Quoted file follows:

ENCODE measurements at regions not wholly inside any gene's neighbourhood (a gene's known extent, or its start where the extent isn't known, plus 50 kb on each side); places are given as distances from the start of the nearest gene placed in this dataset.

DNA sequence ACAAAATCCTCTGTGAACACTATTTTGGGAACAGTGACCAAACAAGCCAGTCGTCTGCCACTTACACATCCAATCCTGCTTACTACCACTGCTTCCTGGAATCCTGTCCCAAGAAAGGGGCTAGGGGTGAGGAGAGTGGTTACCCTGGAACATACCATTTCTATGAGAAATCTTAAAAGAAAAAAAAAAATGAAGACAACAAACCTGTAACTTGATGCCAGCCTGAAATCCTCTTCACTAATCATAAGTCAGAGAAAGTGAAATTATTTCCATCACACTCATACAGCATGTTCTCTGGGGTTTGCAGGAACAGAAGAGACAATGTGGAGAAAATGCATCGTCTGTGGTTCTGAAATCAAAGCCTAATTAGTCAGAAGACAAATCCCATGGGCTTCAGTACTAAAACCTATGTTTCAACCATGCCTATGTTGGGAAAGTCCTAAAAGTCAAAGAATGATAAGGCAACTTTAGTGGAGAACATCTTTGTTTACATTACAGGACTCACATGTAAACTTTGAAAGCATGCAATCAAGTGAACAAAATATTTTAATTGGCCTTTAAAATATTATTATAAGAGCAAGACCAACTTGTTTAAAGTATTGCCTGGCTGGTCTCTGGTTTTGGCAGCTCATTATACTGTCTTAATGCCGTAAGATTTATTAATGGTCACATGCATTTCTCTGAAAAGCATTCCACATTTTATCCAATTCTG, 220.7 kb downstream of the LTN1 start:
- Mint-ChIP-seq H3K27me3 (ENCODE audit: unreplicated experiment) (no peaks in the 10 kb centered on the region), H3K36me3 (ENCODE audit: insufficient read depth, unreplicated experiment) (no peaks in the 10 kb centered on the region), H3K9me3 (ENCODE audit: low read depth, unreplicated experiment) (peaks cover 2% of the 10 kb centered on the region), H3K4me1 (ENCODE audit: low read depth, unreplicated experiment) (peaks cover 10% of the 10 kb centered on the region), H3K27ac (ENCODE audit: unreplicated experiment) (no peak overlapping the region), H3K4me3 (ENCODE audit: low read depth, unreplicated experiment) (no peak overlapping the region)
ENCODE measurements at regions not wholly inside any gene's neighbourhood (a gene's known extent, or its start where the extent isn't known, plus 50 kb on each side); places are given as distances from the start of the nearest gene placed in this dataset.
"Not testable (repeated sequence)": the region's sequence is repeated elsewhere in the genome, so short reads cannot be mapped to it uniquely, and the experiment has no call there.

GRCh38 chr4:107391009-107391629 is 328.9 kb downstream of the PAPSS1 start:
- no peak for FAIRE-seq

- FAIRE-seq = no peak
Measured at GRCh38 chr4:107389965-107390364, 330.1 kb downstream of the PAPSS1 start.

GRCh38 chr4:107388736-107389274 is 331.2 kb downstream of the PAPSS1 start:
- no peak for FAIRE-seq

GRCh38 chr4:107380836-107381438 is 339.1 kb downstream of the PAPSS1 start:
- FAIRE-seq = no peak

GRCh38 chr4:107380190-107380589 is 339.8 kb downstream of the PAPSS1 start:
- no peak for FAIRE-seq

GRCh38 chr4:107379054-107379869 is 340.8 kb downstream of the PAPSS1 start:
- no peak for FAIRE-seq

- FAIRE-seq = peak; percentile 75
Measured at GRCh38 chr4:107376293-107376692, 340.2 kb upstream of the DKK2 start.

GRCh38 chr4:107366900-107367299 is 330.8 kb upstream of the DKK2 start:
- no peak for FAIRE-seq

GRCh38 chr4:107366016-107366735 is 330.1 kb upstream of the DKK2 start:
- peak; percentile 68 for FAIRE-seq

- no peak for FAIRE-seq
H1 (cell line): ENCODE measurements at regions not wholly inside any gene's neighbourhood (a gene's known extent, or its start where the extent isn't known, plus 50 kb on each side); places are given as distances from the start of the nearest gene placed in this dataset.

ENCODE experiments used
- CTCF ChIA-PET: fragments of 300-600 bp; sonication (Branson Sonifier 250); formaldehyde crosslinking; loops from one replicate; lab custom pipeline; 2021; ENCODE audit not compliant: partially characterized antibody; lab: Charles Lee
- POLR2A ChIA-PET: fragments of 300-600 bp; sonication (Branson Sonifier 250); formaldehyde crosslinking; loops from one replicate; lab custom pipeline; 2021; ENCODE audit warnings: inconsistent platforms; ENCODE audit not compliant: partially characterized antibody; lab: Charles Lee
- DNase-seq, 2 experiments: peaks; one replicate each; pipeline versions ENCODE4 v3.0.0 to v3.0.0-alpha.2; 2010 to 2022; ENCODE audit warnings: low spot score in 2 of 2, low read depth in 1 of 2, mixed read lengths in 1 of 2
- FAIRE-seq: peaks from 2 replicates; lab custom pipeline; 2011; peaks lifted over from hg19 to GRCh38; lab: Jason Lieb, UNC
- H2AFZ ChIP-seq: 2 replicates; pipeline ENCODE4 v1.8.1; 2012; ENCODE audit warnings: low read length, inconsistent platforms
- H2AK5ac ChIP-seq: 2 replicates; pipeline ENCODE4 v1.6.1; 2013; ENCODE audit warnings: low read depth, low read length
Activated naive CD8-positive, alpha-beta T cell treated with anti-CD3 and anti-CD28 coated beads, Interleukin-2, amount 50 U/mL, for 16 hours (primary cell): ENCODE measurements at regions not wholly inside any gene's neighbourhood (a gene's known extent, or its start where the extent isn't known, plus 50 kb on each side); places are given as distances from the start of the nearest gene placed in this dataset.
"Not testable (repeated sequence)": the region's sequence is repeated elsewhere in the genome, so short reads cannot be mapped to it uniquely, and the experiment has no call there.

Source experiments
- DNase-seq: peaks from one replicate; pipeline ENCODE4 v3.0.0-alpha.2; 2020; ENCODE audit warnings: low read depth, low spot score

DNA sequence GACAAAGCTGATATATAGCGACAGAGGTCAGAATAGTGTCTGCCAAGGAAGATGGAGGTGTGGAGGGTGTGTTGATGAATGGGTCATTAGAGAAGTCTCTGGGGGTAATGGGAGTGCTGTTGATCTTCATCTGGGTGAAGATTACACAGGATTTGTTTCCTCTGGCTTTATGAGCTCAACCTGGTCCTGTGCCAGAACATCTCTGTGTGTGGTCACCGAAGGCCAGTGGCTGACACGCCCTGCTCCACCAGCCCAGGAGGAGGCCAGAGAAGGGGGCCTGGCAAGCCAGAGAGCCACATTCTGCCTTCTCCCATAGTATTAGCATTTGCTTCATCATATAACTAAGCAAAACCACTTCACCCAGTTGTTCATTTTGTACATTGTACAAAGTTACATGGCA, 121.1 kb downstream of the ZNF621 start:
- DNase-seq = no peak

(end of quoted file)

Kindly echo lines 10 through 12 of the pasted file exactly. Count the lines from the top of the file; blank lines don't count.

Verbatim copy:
GRCh38 chr4:107388736-107389274 is 331.2 kb downstream of the PAPSS1 start:
- no peak for FAIRE-seq

GRCh38 chr4:107380836-107381438 is 339.1 kb downstream of the PAPSS1 start: